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Revised Qualifying, Wider Mirrors, and More: New Rules for the 2023 F1 Season

Written by Luciana Rojas, Edited by Vyas Ponnuri

Getty Images, Mark Thompson

Following the conclusion of the 2022 Formula One championship, the Federation Internationale de l’Automobile (FIA) studied a few events, which led to a few tweaks to the rules and regulations for the new upcoming season.

A rule that raised a lot of questions across the grid has been the “Revised Qualifying Format” (RQF). The FIA will be trying out this new format in two rounds of the 2023 season; the specified rounds will be confirmed later on this year. The format is based on using only a single tyre compound throughout the qualifying session and it will be the following:

  • Q1: Hard tyres only

  • Q2: Medium tyres only

  • Q3: Soft tyres only

For the duration of the RQF, each team is only allowed to use eleven sets of the five different compounds that could be utilized during the weekend, whereas in a normal weekend, they will have thirteen sets of tyres, consisting of all five different compounds.

Now, in terms of rules regarding drivers’ comfort and safety, the size of the rear-view mirrors will increase from 150mm to 200mm, a widening of 50mm. This will help improve rear view visibility. This change was written in the regulations for the 2023 season.

For the upcoming season, the working hours for the paddock will be cut. The teams will now have fewer hours of work during every Grand Prix weekend. The schedule has been eased by an hour from last year, and it’s expected for the 2024 season to have a reduction of one more hour than this season.

To have more footage of the drivers’ view from their cockpits, there will be a total of seven cameras. There were six cameras last year, placed in various positions of the car. With the introduction of this new camera, we’ll have a camera from the drivers’ helmet too, pointing forward.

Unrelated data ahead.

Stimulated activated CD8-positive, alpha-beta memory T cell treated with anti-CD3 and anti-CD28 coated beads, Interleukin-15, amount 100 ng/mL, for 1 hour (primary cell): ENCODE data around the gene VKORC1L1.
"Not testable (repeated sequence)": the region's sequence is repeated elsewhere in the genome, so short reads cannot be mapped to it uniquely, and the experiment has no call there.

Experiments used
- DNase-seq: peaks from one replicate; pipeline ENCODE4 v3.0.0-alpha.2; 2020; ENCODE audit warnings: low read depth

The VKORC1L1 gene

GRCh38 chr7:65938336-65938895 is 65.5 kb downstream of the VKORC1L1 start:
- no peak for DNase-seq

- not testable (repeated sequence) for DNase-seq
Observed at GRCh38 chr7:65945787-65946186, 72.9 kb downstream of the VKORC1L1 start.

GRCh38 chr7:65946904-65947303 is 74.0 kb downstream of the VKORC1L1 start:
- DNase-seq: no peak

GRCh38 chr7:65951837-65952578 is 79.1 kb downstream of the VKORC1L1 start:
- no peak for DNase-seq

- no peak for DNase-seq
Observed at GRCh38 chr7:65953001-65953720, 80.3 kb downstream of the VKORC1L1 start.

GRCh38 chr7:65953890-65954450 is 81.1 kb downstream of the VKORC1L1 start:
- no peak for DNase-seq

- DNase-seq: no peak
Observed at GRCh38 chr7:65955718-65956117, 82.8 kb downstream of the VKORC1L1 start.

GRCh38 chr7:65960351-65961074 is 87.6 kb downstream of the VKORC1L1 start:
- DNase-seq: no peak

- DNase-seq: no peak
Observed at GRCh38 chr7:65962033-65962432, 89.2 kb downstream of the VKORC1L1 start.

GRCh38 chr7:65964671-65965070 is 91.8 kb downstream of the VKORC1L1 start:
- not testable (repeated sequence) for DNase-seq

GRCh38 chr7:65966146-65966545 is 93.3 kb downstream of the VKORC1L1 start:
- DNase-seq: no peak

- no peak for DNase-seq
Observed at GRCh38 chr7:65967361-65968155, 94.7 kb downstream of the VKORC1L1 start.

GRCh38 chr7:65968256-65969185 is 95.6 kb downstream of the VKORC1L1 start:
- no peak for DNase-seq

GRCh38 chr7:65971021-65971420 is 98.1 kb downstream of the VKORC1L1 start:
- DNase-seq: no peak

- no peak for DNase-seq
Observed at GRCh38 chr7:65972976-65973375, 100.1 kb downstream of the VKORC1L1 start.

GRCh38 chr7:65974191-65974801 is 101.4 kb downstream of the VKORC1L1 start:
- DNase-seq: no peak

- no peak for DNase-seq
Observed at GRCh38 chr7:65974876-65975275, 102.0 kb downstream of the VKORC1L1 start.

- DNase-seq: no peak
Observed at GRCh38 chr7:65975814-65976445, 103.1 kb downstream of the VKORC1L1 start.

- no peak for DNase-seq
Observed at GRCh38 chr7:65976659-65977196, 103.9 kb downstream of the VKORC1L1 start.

And the last new rule for this 2023 Formula 1 season is one that affects the temperature of fuel in the cars. The regulations to cool down the fuel are set to become more adaptable, especially for the races held under high air temperatures. For this season, when cars are outside their designated garage spaces, the fuel can’t be colder than 10 degrees celsius below the ambient temperature. Adding to that, the minimum fuel temperature has been changed to 10°C (50°F), down from 20°C the year before.

All the fuel tanks must be fitted with a pressure relief valve to prevent an unwanted overpressure. The FIA can request the teams to show and demonstrate all the specifications of the relevant parts of the fuel tank, and will also check the structure of the fuel tanks.

All in all, even a year after the introduction of the brand new technical regulations, there will still be a lot of changes to the cars for this year, as well as sporting regulations. An exciting season awaits ahead!


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